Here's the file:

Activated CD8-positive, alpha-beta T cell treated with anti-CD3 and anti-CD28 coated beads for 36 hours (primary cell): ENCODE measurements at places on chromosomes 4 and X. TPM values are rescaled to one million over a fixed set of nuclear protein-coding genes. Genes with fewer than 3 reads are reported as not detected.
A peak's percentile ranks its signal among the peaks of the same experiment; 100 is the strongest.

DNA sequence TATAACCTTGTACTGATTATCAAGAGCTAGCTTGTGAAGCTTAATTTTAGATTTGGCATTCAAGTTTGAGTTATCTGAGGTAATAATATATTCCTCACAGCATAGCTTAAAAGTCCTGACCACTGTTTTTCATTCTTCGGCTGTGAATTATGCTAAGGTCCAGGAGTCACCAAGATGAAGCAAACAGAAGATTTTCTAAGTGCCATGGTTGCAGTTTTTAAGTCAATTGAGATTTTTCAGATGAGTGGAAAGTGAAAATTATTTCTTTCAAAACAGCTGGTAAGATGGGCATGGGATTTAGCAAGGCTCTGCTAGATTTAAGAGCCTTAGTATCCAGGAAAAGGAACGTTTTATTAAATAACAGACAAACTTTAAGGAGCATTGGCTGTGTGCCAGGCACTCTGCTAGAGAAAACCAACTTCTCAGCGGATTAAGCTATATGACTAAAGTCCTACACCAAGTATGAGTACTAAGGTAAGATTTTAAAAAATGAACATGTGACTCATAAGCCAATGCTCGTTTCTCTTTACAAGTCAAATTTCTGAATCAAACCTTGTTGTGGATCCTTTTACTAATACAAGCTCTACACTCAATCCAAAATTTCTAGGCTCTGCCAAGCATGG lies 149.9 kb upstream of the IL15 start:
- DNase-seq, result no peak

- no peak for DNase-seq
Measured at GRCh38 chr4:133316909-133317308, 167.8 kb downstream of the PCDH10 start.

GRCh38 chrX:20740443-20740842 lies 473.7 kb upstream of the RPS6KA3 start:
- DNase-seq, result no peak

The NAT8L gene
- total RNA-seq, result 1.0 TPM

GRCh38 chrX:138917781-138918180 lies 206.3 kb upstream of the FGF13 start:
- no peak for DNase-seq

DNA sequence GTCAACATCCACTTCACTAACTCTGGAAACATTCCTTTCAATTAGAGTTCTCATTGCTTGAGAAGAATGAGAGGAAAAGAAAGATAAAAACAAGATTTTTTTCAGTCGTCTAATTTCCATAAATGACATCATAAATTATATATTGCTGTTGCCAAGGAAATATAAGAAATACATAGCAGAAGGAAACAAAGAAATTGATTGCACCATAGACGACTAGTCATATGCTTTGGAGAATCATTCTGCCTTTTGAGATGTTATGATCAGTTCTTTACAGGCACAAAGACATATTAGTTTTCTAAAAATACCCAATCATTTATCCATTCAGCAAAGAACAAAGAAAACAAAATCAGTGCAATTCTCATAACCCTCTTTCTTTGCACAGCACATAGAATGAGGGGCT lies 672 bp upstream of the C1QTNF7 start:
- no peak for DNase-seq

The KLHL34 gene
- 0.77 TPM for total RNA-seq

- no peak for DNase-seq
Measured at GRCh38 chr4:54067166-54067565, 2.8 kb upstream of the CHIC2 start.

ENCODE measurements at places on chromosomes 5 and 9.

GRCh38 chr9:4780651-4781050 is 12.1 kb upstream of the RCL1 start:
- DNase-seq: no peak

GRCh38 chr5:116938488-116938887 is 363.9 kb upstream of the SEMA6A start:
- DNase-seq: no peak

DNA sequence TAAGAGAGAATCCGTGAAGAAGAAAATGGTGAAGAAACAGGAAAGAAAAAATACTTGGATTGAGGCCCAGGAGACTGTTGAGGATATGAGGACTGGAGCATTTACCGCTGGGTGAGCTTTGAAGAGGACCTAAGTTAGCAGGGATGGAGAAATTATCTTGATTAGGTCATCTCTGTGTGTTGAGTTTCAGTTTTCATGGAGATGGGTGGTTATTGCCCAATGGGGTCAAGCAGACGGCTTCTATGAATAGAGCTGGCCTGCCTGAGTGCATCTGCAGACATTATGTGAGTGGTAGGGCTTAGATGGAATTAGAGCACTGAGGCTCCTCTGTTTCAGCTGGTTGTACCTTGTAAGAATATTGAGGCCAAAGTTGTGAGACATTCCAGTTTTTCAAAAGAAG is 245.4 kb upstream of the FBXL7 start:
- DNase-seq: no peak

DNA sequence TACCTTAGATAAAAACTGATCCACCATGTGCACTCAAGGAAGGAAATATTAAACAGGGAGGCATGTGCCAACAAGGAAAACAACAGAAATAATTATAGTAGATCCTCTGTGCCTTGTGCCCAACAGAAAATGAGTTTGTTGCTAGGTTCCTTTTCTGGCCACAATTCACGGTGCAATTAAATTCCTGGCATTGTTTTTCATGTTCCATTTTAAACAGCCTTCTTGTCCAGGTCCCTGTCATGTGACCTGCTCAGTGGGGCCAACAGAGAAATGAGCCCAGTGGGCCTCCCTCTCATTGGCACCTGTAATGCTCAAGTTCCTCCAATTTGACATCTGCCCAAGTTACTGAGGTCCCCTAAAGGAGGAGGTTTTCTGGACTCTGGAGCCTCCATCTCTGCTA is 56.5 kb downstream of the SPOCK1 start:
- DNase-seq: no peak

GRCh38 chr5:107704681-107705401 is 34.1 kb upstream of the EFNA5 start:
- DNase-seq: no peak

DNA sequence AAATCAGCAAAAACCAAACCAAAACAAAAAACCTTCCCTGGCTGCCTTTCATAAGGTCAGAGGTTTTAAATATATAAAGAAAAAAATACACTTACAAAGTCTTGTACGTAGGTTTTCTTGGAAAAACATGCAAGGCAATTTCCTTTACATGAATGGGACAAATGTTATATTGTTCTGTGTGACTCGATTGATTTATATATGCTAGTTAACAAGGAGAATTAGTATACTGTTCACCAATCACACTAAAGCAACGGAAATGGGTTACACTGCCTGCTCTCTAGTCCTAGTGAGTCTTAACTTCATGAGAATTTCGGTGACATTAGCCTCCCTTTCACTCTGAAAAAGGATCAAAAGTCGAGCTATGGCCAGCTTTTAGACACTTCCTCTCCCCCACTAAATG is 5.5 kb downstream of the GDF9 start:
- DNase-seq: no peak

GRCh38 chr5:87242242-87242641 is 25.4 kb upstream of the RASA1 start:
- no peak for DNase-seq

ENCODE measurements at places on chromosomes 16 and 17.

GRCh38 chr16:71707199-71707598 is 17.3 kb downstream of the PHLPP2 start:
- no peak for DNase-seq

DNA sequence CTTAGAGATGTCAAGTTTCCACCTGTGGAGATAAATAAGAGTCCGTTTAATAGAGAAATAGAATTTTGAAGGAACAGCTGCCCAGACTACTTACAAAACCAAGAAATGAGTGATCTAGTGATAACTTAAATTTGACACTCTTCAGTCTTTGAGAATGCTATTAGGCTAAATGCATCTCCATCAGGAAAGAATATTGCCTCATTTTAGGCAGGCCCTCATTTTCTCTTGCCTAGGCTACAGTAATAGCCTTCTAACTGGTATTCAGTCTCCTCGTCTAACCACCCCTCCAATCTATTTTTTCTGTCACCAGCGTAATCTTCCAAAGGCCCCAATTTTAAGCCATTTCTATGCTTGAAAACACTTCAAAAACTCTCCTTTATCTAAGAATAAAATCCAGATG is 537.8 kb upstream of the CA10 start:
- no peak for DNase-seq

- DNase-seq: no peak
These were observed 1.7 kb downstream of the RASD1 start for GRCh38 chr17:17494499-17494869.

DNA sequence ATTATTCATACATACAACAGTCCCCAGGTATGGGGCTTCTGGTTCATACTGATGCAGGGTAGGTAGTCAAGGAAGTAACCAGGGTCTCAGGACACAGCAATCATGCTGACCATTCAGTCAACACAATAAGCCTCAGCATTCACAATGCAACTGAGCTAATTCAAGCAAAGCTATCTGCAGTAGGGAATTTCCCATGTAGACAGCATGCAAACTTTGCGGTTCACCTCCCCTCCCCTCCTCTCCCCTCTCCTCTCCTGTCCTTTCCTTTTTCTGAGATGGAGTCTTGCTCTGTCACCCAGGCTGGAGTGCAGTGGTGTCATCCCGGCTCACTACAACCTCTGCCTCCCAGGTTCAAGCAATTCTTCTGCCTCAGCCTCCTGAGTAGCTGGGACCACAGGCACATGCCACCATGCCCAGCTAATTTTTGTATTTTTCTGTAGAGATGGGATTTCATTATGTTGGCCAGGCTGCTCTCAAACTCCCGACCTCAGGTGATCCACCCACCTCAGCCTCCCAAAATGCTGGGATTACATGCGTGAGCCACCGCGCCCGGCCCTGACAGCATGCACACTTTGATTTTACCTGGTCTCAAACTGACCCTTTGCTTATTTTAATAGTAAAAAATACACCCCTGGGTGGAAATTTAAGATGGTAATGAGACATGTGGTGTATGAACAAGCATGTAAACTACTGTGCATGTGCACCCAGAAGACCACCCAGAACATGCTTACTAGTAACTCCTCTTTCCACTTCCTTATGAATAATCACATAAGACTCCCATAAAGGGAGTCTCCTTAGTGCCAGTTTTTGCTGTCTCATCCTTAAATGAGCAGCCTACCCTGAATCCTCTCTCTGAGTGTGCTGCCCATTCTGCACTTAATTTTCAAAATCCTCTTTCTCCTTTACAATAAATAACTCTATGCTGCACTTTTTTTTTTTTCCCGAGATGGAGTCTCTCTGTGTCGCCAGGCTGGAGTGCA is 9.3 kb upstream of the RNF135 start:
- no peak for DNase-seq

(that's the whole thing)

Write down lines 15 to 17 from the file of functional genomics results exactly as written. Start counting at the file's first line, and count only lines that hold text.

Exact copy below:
The KLHL34 gene
- 0.77 TPM for total RNA-seq

- no peak for DNase-seq